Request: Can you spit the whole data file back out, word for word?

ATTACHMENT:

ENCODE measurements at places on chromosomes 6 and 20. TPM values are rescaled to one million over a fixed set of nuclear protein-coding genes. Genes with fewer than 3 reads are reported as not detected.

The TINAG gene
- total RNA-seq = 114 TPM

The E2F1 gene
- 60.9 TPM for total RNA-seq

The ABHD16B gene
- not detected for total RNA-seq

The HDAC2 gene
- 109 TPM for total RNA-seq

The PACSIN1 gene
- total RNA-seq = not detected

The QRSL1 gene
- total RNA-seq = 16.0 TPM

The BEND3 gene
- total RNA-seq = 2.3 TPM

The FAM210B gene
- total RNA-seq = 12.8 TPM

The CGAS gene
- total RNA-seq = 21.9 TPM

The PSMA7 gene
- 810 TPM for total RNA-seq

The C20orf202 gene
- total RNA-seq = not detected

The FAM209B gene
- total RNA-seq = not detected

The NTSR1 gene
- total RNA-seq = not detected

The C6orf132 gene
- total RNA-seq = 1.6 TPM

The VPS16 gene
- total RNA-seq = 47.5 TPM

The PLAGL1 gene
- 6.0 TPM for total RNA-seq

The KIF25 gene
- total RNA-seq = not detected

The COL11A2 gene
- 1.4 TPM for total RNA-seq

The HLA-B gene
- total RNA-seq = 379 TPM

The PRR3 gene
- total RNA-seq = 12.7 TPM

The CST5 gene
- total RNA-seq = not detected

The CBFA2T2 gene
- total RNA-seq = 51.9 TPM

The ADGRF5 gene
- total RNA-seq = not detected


ENCODE measurements at places on chromosomes 6 and 20. TPM values are rescaled to one million over a fixed set of nuclear protein-coding genes. Genes with fewer than 3 reads are reported as not detected.

The TINAG gene
- total RNA-seq = 114 TPM

The E2F1 gene
- 60.9 TPM for total RNA-seq

The ABHD16B gene
- not detected for total RNA-seq

The HDAC2 gene
- 109 TPM for total RNA-seq

The PACSIN1 gene
- total RNA-seq = not detected

The QRSL1 gene
- total RNA-seq = 16.0 TPM

The BEND3 gene
- total RNA-seq = 2.3 TPM

The FAM210B gene
- total RNA-seq = 12.8 TPM

The CGAS gene
- total RNA-seq = 21.9 TPM

The PSMA7 gene
- 810 TPM for total RNA-seq

The C20orf202 gene
- total RNA-seq = not detected

The FAM209B gene
- total RNA-seq = not detected

The NTSR1 gene
- total RNA-seq = not detected

The C6orf132 gene
- total RNA-seq = 1.6 TPM

The VPS16 gene
- total RNA-seq = 47.5 TPM

The PLAGL1 gene
- 6.0 TPM for total RNA-seq

The KIF25 gene
- total RNA-seq = not detected

The COL11A2 gene
- 1.4 TPM for total RNA-seq

The HLA-B gene
- total RNA-seq = 379 TPM

The PRR3 gene
- total RNA-seq = 12.7 TPM

The CST5 gene
- total RNA-seq = not detected

The CBFA2T2 gene
- total RNA-seq = 51.9 TPM

The ADGRF5 gene
- total RNA-seq = not detected